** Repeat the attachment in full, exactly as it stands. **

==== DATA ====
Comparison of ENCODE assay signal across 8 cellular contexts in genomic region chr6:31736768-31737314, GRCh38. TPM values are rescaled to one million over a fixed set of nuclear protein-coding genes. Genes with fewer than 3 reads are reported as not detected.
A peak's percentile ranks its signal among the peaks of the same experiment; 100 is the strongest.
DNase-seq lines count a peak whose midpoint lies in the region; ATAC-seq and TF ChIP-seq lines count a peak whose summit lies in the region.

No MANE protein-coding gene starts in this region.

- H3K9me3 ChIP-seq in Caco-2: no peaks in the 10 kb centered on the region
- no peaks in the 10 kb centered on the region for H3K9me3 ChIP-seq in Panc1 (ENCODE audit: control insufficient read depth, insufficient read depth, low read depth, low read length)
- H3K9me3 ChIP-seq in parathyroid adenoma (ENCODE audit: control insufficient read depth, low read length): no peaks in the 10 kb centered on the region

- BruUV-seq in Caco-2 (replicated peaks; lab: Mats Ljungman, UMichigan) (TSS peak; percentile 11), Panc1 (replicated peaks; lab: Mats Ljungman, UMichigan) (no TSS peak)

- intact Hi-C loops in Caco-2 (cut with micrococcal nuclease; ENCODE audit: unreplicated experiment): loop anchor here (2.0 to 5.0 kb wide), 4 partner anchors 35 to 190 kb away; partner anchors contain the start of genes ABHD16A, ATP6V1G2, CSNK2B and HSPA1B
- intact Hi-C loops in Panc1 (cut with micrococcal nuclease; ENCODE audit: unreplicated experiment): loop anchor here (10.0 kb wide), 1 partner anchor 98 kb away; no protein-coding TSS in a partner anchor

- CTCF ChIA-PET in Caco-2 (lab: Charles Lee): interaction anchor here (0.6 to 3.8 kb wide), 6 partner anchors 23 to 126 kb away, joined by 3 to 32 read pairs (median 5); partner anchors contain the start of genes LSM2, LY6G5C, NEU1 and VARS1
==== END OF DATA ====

Comparison of ENCODE assay signal across 8 cellular contexts in genomic region chr6:31736768-31737314, GRCh38. TPM values are rescaled to one million over a fixed set of nuclear protein-coding genes. Genes with fewer than 3 reads are reported as not detected.
A peak's percentile ranks its signal among the peaks of the same experiment; 100 is the strongest.
DNase-seq lines count a peak whose midpoint lies in the region; ATAC-seq and TF ChIP-seq lines count a peak whose summit lies in the region.

No MANE protein-coding gene starts in this region.

- H3K9me3 ChIP-seq in Caco-2: no peaks in the 10 kb centered on the region
- no peaks in the 10 kb centered on the region for H3K9me3 ChIP-seq in Panc1 (ENCODE audit: control insufficient read depth, insufficient read depth, low read depth, low read length)
- H3K9me3 ChIP-seq in parathyroid adenoma (ENCODE audit: control insufficient read depth, low read length): no peaks in the 10 kb centered on the region

- BruUV-seq in Caco-2 (replicated peaks; lab: Mats Ljungman, UMichigan) (TSS peak; percentile 11), Panc1 (replicated peaks; lab: Mats Ljungman, UMichigan) (no TSS peak)

- intact Hi-C loops in Caco-2 (cut with micrococcal nuclease; ENCODE audit: unreplicated experiment): loop anchor here (2.0 to 5.0 kb wide), 4 partner anchors 35 to 190 kb away; partner anchors contain the start of genes ABHD16A, ATP6V1G2, CSNK2B and HSPA1B
- intact Hi-C loops in Panc1 (cut with micrococcal nuclease; ENCODE audit: unreplicated experiment): loop anchor here (10.0 kb wide), 1 partner anchor 98 kb away; no protein-coding TSS in a partner anchor

- CTCF ChIA-PET in Caco-2 (lab: Charles Lee): interaction anchor here (0.6 to 3.8 kb wide), 6 partner anchors 23 to 126 kb away, joined by 3 to 32 read pairs (median 5); partner anchors contain the start of genes LSM2, LY6G5C, NEU1 and VARS1